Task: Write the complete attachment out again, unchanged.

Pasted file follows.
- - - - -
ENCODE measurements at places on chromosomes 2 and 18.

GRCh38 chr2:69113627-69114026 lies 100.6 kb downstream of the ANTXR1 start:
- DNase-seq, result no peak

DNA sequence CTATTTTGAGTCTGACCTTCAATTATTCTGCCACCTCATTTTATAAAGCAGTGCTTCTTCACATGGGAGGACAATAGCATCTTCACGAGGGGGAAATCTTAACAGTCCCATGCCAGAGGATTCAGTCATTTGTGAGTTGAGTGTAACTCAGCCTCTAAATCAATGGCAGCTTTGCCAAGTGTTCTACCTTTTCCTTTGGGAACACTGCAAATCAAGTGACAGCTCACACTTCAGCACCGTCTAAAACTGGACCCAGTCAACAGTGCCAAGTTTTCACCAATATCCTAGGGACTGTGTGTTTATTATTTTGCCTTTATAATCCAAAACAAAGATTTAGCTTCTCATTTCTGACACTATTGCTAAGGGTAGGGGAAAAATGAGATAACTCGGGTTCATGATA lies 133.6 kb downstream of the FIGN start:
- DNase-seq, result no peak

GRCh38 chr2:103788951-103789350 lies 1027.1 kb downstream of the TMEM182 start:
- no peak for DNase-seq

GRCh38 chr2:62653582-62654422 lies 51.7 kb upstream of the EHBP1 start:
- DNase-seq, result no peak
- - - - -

ENCODE measurements at places on chromosomes 2 and 18.

GRCh38 chr2:69113627-69114026 lies 100.6 kb downstream of the ANTXR1 start:
- DNase-seq, result no peak

DNA sequence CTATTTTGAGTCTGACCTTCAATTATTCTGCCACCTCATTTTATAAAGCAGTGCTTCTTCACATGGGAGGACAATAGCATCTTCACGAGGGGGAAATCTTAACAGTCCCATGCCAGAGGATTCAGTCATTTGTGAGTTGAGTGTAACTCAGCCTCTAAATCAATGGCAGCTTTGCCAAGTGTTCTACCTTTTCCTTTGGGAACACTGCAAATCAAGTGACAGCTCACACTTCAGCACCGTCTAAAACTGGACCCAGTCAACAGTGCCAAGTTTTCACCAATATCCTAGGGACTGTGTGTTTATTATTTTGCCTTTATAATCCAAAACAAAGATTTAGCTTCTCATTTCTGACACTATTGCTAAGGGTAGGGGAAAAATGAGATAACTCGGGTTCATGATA lies 133.6 kb downstream of the FIGN start:
- DNase-seq, result no peak

GRCh38 chr2:103788951-103789350 lies 1027.1 kb downstream of the TMEM182 start:
- no peak for DNase-seq

GRCh38 chr2:62653582-62654422 lies 51.7 kb upstream of the EHBP1 start:
- DNase-seq, result no peak